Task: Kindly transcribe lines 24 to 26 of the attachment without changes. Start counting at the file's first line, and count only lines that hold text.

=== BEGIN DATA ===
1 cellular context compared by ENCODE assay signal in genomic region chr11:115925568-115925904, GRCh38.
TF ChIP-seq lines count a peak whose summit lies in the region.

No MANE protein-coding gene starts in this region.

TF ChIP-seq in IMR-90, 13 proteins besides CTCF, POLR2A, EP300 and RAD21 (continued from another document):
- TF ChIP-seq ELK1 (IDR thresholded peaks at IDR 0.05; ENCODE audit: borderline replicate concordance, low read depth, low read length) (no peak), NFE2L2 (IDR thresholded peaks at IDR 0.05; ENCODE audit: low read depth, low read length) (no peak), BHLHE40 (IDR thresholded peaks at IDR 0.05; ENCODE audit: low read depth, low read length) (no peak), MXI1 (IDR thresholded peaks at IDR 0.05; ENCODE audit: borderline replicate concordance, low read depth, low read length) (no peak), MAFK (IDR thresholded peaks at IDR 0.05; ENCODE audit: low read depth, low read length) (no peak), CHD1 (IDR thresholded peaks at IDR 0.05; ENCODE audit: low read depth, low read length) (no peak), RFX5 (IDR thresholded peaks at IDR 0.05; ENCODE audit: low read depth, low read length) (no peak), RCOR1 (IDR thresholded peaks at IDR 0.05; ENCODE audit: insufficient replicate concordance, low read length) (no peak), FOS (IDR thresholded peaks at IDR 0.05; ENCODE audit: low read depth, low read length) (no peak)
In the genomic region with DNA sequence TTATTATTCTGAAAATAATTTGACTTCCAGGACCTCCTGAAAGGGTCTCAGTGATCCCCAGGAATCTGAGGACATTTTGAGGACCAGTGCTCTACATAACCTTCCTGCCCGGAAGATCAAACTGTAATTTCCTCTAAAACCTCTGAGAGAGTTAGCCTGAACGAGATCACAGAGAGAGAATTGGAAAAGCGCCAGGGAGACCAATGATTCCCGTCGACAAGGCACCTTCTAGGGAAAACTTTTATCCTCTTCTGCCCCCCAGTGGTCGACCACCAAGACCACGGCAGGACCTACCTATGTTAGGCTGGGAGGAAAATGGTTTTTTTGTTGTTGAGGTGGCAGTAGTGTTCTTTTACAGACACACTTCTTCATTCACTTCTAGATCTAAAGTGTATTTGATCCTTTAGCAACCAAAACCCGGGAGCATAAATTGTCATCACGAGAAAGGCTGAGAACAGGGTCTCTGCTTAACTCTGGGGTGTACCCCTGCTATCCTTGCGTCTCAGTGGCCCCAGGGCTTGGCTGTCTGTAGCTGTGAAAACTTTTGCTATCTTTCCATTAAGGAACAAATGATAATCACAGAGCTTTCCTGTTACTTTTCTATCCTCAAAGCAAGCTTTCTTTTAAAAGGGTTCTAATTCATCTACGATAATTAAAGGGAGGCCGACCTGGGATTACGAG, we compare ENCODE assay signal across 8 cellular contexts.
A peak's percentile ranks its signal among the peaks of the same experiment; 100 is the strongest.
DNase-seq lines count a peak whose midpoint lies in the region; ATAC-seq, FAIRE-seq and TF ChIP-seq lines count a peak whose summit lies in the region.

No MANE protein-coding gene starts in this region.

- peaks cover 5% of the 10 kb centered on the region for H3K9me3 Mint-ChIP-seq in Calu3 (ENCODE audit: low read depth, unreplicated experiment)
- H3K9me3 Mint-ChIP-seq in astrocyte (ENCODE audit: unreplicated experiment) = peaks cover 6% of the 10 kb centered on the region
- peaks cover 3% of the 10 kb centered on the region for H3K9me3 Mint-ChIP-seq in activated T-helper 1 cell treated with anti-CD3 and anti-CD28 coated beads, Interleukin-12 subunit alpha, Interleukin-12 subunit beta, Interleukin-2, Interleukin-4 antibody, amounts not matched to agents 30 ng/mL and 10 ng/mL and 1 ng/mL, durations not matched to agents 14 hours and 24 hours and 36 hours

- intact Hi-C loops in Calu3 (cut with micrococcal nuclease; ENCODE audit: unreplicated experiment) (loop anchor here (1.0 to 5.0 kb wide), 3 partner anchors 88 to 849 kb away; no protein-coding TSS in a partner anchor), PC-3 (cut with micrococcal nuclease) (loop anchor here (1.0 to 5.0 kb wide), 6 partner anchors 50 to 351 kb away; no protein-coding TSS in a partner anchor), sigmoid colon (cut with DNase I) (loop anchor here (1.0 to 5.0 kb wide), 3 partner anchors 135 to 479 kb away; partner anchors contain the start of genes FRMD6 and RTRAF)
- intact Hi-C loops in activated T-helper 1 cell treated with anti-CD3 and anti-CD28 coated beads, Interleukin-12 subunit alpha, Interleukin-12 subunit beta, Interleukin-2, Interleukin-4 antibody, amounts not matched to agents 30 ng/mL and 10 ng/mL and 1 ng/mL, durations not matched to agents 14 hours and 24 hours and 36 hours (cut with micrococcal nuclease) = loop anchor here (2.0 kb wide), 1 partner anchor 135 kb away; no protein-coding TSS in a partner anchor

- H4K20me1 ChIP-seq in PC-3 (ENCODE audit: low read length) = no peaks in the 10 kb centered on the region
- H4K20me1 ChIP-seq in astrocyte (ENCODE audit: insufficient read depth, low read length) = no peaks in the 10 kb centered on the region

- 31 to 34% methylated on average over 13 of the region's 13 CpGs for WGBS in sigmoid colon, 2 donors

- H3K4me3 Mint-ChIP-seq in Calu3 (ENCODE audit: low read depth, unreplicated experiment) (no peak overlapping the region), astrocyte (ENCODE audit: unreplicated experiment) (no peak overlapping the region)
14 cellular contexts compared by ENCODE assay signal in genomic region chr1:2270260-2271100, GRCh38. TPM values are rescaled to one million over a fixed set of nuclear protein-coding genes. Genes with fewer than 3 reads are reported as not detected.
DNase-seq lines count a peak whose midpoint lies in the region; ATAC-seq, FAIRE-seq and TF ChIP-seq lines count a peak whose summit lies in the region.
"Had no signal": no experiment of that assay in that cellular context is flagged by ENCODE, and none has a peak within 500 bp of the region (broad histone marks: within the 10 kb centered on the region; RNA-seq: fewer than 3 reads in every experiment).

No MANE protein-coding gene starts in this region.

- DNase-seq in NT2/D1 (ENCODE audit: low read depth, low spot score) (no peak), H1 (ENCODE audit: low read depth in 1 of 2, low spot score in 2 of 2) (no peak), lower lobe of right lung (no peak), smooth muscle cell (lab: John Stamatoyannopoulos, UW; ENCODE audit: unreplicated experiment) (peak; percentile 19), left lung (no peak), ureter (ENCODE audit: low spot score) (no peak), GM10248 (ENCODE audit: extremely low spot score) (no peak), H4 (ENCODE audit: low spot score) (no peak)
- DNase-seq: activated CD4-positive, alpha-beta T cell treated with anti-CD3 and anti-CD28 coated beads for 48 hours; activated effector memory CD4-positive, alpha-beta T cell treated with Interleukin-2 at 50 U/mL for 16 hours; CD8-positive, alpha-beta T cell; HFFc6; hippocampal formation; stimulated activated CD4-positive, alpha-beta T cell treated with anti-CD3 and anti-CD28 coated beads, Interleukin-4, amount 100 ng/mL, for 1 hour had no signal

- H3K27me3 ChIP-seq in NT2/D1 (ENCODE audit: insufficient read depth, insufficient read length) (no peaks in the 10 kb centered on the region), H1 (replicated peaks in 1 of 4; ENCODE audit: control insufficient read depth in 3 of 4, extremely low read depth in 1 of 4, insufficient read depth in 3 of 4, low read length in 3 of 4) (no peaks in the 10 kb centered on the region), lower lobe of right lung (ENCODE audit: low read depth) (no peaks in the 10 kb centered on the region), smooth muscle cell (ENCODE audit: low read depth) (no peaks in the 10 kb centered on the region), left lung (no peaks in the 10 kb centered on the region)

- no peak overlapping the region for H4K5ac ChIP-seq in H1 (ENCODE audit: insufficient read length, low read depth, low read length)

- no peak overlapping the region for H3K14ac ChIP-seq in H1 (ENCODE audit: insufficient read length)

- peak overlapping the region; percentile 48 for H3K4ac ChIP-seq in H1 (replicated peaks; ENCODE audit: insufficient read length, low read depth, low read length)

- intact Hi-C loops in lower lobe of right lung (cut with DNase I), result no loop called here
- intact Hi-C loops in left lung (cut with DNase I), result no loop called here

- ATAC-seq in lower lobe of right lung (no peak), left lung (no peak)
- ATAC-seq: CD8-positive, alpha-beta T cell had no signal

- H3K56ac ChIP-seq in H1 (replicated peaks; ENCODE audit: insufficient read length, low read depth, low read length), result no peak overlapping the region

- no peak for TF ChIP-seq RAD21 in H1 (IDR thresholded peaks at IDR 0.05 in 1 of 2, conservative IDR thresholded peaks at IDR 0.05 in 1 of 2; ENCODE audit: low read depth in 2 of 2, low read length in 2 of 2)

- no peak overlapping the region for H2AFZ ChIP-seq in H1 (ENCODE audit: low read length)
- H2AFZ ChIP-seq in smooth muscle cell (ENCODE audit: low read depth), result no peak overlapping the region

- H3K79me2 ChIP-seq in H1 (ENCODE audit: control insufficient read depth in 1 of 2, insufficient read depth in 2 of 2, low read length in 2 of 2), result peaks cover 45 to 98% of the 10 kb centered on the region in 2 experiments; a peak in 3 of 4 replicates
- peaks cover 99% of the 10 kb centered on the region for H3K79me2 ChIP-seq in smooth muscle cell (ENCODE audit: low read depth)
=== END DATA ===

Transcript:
- DNase-seq: activated CD4-positive, alpha-beta T cell treated with anti-CD3 and anti-CD28 coated beads for 48 hours; activated effector memory CD4-positive, alpha-beta T cell treated with Interleukin-2 at 50 U/mL for 16 hours; CD8-positive, alpha-beta T cell; HFFc6; hippocampal formation; stimulated activated CD4-positive, alpha-beta T cell treated with anti-CD3 and anti-CD28 coated beads, Interleukin-4, amount 100 ng/mL, for 1 hour had no signal

- H3K27me3 ChIP-seq in NT2/D1 (ENCODE audit: insufficient read depth, insufficient read length) (no peaks in the 10 kb centered on the region), H1 (replicated peaks in 1 of 4; ENCODE audit: control insufficient read depth in 3 of 4, extremely low read depth in 1 of 4, insufficient read depth in 3 of 4, low read length in 3 of 4) (no peaks in the 10 kb centered on the region), lower lobe of right lung (ENCODE audit: low read depth) (no peaks in the 10 kb centered on the region), smooth muscle cell (ENCODE audit: low read depth) (no peaks in the 10 kb centered on the region), left lung (no peaks in the 10 kb centered on the region)

- no peak overlapping the region for H4K5ac ChIP-seq in H1 (ENCODE audit: insufficient read length, low read depth, low read length)